Where schemes are open to future service, employers might also make a request for an immediate reduction or suspension of future service contributions, for the employers and possibly members.

These requests should be treated in a similar way as requests to reduce or suspend DRCs, as laid out in the section above.

Trustees should note, however, that there are some additional issues to consider regarding future service contributions, as follows:

  • Member contribution rates may be set out explicitly in the scheme’s rules and so trustees should consider whether a rule change is required to accommodate a reduction or suspension.
  • Trustees of multi-employer schemes should be mindful of any unintended consequences such as accidentally triggering wind-up or an employer cessation event and should take legal advice.

Amending future accrual

For a range of legal and practical reasons, it is unlikely that, for open schemes, ‘pausing’ or ceasing future accrual is an appropriate temporary option. However, trustees and employers may wish to discuss it with their advisers.

Payments to related entities or shareholders

In the event employers request to reduce or suspend DRCs, we expect the payment of dividends and other forms of shareholder return to cease and this should be underpinned by legally binding commitments.

Trustees should also consider what is being asked of other creditors to ensure the scheme is being treated equitably.

We acknowledge that some employer groups have complex intergroup funding arrangements. Ordinarily, these arrangements should not restrict an employer’s ability to adequately support its scheme. However, given the current extraordinary circumstances and the seriousness of the impact on employer liquidity which will have prompted the request to suspend DRCs, trustees should generally ensure that the employer is preserving its liquidity rather than funding associated companies. Where extraordinary and essential payments are required from the employer to related entities to support the wider group liquidity and going-concern status, we expect trustees to fully understand the intention behind the payment and the expectation and ability of the employer to retrieve funds. Such support should be supported only where it is assessed to be in the interests of the employer. If amounts are not recoverable or readily available to meet scheme funding requirements, we expect trustees to obtain appropriate mitigation. This could include, for example, extending the reach of the covenant (eg via guarantee support) or securing contingent assets.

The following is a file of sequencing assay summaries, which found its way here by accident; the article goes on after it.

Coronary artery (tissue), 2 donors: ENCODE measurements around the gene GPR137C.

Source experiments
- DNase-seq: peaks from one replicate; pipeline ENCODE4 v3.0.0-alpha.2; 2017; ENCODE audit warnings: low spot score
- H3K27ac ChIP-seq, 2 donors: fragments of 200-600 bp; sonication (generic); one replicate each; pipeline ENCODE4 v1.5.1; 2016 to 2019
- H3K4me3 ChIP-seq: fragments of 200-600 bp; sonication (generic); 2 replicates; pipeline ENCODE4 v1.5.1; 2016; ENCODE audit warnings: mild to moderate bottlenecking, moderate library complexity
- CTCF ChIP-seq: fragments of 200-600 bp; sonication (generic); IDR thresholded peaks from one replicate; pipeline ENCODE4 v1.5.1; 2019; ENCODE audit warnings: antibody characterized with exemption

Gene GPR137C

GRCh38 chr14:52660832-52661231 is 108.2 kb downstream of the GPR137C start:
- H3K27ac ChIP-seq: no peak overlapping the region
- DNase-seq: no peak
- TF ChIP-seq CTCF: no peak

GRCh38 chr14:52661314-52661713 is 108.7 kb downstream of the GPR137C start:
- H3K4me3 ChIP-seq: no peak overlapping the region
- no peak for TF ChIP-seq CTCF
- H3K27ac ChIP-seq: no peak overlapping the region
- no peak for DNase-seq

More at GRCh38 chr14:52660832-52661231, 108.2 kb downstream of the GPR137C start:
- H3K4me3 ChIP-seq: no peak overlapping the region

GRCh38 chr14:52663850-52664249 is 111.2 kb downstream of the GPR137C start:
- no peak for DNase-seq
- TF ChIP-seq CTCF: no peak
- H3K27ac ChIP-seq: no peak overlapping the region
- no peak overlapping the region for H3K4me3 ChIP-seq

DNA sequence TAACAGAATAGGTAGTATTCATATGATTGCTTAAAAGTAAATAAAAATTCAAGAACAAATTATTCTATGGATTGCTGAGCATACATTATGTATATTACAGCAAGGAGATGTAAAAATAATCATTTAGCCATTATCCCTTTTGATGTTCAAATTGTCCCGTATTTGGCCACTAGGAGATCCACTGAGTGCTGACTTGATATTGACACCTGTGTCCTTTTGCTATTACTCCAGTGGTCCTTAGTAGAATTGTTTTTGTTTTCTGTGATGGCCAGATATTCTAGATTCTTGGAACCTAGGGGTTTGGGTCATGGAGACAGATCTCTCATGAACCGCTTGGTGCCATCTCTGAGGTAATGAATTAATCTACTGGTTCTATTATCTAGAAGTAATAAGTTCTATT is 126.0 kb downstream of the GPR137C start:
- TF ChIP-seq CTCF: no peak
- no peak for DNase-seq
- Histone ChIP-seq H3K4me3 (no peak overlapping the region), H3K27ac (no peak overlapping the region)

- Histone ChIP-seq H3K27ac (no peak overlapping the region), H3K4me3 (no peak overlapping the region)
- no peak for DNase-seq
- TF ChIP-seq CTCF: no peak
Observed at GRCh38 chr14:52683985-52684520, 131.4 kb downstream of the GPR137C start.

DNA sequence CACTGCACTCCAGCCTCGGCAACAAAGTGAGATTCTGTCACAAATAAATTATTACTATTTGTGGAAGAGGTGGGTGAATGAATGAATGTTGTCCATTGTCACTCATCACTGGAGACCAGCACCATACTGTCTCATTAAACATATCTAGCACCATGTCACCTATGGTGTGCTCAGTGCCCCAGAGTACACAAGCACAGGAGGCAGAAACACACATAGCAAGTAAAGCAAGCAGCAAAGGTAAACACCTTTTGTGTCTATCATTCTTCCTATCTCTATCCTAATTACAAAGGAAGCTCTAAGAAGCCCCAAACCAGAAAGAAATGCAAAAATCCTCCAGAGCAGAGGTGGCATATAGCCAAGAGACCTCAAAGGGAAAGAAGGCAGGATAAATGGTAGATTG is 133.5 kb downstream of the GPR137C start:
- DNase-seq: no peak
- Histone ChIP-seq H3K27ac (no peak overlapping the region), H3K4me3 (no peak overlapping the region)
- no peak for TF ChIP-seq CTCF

Requests to release security

Where employers make requests of trustees to release security, there is the possibility that if the employer fails to recover, the scheme will have lost access to a potentially valuable asset. It is very unlikely that security release is in members’ best interests. Therefore, we expect trustees to carefully consider such a request and obtain full legal and financial advice from specialist advisers.

We expect trustees to be provided with a business plan and forecasts detailing why the request is being made so trustees can assess the prospects of success to determine whether such action is in the best interests of members. Before agreeing to such requests, trustees should fully understand how relinquishing security would affect the covenant and understand what requests are being made of other secured creditors. Schemes should be treated equitably with other creditors and we do not expect such requests to be limited to them. If possible, trustees should obtain some sort of alternative security or mitigation from the employer.